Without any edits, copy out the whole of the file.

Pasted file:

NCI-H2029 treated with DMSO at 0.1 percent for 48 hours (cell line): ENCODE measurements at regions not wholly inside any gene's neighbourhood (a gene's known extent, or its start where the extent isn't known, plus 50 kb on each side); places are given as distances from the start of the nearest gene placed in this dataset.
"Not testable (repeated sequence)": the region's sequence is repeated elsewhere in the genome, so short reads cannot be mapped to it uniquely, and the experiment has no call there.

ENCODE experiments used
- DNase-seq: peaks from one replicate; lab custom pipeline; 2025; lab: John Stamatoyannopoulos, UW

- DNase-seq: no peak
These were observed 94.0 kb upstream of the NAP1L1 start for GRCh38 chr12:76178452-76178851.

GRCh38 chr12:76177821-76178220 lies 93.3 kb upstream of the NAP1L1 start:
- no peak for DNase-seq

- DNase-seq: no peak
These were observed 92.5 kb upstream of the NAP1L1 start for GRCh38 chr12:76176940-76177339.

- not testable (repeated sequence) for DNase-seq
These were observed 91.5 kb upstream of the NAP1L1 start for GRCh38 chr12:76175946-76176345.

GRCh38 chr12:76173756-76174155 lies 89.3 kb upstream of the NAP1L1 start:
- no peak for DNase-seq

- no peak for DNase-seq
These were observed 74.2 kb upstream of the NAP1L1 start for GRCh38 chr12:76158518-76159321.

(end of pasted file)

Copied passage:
NCI-H2029 treated with DMSO at 0.1 percent for 48 hours (cell line): ENCODE measurements at regions not wholly inside any gene's neighbourhood (a gene's known extent, or its start where the extent isn't known, plus 50 kb on each side); places are given as distances from the start of the nearest gene placed in this dataset.
"Not testable (repeated sequence)": the region's sequence is repeated elsewhere in the genome, so short reads cannot be mapped to it uniquely, and the experiment has no call there.

ENCODE experiments used
- DNase-seq: peaks from one replicate; lab custom pipeline; 2025; lab: John Stamatoyannopoulos, UW

- DNase-seq: no peak
These were observed 94.0 kb upstream of the NAP1L1 start for GRCh38 chr12:76178452-76178851.

GRCh38 chr12:76177821-76178220 lies 93.3 kb upstream of the NAP1L1 start:
- no peak for DNase-seq

- DNase-seq: no peak
These were observed 92.5 kb upstream of the NAP1L1 start for GRCh38 chr12:76176940-76177339.

- not testable (repeated sequence) for DNase-seq
These were observed 91.5 kb upstream of the NAP1L1 start for GRCh38 chr12:76175946-76176345.

GRCh38 chr12:76173756-76174155 lies 89.3 kb upstream of the NAP1L1 start:
- no peak for DNase-seq

- no peak for DNase-seq
These were observed 74.2 kb upstream of the NAP1L1 start for GRCh38 chr12:76158518-76159321.